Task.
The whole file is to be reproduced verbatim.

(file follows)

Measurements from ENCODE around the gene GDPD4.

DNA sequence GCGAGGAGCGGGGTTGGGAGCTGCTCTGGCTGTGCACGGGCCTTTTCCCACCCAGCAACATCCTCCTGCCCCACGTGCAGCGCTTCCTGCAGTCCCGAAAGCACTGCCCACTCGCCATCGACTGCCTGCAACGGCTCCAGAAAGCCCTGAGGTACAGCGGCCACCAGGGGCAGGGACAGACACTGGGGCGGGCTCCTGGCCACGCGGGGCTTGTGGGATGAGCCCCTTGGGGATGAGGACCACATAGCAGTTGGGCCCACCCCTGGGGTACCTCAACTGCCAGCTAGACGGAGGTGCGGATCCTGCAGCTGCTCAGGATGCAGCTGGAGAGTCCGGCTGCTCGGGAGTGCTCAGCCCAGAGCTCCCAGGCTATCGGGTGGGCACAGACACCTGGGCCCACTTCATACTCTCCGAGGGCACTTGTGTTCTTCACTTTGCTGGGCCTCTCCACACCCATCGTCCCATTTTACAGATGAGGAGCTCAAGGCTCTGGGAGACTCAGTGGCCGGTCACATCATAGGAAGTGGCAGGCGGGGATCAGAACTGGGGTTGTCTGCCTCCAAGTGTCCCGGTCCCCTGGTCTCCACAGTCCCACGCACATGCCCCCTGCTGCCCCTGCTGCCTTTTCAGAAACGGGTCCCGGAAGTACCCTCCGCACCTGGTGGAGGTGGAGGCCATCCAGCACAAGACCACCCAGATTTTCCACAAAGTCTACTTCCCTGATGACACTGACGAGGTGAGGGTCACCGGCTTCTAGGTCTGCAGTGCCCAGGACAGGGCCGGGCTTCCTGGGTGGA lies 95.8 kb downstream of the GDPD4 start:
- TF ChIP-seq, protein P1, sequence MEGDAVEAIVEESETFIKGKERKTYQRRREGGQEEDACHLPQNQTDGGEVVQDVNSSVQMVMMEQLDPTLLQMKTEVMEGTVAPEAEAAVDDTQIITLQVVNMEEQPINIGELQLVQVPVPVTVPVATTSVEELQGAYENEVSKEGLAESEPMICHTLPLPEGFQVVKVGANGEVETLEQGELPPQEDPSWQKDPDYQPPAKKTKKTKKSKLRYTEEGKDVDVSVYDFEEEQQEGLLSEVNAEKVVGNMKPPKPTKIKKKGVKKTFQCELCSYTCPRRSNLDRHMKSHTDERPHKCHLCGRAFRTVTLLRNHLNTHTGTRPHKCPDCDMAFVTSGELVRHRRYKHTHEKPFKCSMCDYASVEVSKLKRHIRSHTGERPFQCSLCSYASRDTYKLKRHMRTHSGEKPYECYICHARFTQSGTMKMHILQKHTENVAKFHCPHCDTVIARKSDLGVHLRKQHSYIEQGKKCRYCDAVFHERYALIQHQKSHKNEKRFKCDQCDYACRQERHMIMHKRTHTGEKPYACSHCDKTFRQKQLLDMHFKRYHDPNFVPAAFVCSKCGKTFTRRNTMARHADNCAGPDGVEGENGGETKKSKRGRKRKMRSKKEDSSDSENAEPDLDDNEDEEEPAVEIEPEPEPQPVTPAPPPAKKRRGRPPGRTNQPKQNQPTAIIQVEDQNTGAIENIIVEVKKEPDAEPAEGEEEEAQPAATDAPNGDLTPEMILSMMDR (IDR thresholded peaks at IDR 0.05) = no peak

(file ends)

Measurements from ENCODE around the gene GDPD4.

DNA sequence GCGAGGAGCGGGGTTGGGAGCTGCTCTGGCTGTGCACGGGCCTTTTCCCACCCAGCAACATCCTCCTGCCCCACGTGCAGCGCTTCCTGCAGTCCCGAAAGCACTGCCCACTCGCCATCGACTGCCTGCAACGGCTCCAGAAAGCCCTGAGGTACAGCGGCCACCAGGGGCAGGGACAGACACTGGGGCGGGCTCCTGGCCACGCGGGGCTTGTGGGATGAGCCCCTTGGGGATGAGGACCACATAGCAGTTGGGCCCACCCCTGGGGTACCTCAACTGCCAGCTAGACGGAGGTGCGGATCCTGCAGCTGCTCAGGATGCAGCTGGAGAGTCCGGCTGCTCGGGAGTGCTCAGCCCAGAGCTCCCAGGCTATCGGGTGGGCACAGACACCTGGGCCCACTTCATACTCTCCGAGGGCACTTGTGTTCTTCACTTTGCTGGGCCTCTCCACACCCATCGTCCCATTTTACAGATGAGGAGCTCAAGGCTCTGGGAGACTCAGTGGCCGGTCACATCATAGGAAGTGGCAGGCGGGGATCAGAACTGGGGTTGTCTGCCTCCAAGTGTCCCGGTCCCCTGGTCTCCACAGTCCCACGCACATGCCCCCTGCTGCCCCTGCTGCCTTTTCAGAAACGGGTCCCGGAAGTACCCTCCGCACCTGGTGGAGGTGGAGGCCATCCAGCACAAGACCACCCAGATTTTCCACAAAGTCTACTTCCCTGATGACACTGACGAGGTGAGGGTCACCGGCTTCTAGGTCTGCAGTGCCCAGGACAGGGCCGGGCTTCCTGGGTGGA lies 95.8 kb downstream of the GDPD4 start:
- TF ChIP-seq, protein P1, sequence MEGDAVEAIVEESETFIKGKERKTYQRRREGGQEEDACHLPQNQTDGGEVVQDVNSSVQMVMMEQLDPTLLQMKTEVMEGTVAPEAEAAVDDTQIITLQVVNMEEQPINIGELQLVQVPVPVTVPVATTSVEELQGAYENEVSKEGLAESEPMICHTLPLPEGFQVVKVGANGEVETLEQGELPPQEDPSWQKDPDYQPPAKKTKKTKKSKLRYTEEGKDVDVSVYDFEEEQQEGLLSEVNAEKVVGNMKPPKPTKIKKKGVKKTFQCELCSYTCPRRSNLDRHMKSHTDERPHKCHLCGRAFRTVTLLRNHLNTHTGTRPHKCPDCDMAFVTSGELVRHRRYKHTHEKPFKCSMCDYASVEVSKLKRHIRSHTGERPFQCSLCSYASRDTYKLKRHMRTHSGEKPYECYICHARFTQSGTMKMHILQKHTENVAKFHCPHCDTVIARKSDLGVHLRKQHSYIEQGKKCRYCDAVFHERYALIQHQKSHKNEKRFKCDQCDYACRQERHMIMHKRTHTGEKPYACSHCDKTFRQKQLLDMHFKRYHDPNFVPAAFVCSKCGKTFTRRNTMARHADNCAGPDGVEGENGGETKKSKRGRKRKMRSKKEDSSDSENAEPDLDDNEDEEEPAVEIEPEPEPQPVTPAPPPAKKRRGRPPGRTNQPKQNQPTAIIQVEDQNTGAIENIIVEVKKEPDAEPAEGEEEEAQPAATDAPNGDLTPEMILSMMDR (IDR thresholded peaks at IDR 0.05) = no peak